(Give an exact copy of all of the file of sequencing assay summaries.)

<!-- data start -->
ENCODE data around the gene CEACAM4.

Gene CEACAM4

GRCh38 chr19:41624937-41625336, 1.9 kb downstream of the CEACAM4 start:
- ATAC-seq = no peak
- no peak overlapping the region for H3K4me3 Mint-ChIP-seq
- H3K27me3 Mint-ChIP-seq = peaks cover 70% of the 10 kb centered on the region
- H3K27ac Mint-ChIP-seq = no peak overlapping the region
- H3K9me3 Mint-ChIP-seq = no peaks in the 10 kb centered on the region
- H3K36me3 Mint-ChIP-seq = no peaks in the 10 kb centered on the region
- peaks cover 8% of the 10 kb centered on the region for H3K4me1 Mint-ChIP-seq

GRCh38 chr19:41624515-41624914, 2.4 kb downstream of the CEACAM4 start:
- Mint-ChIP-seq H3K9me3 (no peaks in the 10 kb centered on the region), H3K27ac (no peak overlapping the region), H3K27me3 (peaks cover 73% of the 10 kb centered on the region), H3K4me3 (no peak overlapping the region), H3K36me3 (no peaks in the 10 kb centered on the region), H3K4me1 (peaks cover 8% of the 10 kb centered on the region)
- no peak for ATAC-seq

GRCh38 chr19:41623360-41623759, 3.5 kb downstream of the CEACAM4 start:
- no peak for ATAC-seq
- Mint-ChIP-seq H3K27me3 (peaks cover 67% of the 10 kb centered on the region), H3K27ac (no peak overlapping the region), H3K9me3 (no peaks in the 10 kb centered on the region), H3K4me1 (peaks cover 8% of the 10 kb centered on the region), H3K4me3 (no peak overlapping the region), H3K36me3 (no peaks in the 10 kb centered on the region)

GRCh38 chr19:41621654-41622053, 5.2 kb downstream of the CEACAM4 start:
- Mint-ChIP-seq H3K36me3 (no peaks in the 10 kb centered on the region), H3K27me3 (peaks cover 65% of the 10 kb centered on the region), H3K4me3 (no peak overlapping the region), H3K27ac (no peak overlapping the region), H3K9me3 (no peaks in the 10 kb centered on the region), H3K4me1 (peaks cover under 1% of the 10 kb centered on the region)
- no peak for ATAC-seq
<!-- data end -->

ENCODE data around the gene CEACAM4.

Gene CEACAM4

GRCh38 chr19:41624937-41625336, 1.9 kb downstream of the CEACAM4 start:
- ATAC-seq = no peak
- no peak overlapping the region for H3K4me3 Mint-ChIP-seq
- H3K27me3 Mint-ChIP-seq = peaks cover 70% of the 10 kb centered on the region
- H3K27ac Mint-ChIP-seq = no peak overlapping the region
- H3K9me3 Mint-ChIP-seq = no peaks in the 10 kb centered on the region
- H3K36me3 Mint-ChIP-seq = no peaks in the 10 kb centered on the region
- peaks cover 8% of the 10 kb centered on the region for H3K4me1 Mint-ChIP-seq

GRCh38 chr19:41624515-41624914, 2.4 kb downstream of the CEACAM4 start:
- Mint-ChIP-seq H3K9me3 (no peaks in the 10 kb centered on the region), H3K27ac (no peak overlapping the region), H3K27me3 (peaks cover 73% of the 10 kb centered on the region), H3K4me3 (no peak overlapping the region), H3K36me3 (no peaks in the 10 kb centered on the region), H3K4me1 (peaks cover 8% of the 10 kb centered on the region)
- no peak for ATAC-seq

GRCh38 chr19:41623360-41623759, 3.5 kb downstream of the CEACAM4 start:
- no peak for ATAC-seq
- Mint-ChIP-seq H3K27me3 (peaks cover 67% of the 10 kb centered on the region), H3K27ac (no peak overlapping the region), H3K9me3 (no peaks in the 10 kb centered on the region), H3K4me1 (peaks cover 8% of the 10 kb centered on the region), H3K4me3 (no peak overlapping the region), H3K36me3 (no peaks in the 10 kb centered on the region)

GRCh38 chr19:41621654-41622053, 5.2 kb downstream of the CEACAM4 start:
- Mint-ChIP-seq H3K36me3 (no peaks in the 10 kb centered on the region), H3K27me3 (peaks cover 65% of the 10 kb centered on the region), H3K4me3 (no peak overlapping the region), H3K27ac (no peak overlapping the region), H3K9me3 (no peaks in the 10 kb centered on the region), H3K4me1 (peaks cover under 1% of the 10 kb centered on the region)
- no peak for ATAC-seq